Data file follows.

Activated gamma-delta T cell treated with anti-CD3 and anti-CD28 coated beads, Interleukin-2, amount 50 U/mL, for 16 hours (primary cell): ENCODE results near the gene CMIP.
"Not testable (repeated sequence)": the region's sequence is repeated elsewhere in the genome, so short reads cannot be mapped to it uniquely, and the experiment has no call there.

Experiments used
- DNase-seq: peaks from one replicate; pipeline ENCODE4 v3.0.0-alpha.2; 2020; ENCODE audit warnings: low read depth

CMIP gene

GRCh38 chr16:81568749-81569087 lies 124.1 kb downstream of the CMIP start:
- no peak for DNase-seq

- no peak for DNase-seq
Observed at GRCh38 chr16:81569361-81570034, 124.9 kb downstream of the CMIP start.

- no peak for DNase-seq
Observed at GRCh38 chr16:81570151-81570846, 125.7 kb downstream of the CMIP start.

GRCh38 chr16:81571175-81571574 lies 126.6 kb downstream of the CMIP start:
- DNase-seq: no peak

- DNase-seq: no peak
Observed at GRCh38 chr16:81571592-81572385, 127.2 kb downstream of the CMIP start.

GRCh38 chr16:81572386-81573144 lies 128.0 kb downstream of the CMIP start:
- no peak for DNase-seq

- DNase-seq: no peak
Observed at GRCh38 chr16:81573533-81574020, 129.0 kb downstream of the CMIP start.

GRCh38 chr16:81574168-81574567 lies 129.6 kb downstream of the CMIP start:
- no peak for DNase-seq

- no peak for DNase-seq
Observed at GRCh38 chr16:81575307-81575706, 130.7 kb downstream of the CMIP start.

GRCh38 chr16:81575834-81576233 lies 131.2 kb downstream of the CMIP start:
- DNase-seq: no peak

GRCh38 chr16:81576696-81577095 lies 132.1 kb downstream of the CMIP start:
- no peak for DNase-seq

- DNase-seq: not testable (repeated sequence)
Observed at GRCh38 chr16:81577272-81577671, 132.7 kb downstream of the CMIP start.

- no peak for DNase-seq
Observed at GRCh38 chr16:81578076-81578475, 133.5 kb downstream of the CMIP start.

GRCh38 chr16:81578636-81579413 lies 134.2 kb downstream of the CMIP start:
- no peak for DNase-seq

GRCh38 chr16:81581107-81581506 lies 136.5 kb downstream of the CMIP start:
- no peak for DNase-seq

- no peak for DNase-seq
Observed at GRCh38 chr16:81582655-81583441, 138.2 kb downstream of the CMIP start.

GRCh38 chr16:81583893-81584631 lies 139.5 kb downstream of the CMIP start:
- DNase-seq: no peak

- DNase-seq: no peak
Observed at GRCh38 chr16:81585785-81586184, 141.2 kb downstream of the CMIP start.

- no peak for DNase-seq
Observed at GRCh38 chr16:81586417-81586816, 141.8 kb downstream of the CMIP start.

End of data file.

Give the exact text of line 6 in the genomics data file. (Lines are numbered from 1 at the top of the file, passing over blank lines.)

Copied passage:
GRCh38 chr16:81568749-81569087 lies 124.1 kb downstream of the CMIP start: